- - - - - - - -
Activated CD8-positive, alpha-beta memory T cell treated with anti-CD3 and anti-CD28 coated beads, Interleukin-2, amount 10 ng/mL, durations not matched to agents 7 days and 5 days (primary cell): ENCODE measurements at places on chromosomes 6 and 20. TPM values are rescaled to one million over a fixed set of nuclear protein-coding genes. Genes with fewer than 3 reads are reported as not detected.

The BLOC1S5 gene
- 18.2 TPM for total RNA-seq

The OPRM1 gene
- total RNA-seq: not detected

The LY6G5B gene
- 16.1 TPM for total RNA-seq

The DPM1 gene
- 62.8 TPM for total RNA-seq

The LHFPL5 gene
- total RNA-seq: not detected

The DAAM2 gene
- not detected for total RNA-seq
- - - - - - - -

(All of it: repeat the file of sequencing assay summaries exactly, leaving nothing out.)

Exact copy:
Activated CD8-positive, alpha-beta memory T cell treated with anti-CD3 and anti-CD28 coated beads, Interleukin-2, amount 10 ng/mL, durations not matched to agents 7 days and 5 days (primary cell): ENCODE measurements at places on chromosomes 6 and 20. TPM values are rescaled to one million over a fixed set of nuclear protein-coding genes. Genes with fewer than 3 reads are reported as not detected.

The BLOC1S5 gene
- 18.2 TPM for total RNA-seq

The OPRM1 gene
- total RNA-seq: not detected

The LY6G5B gene
- 16.1 TPM for total RNA-seq

The DPM1 gene
- 62.8 TPM for total RNA-seq

The LHFPL5 gene
- total RNA-seq: not detected

The DAAM2 gene
- not detected for total RNA-seq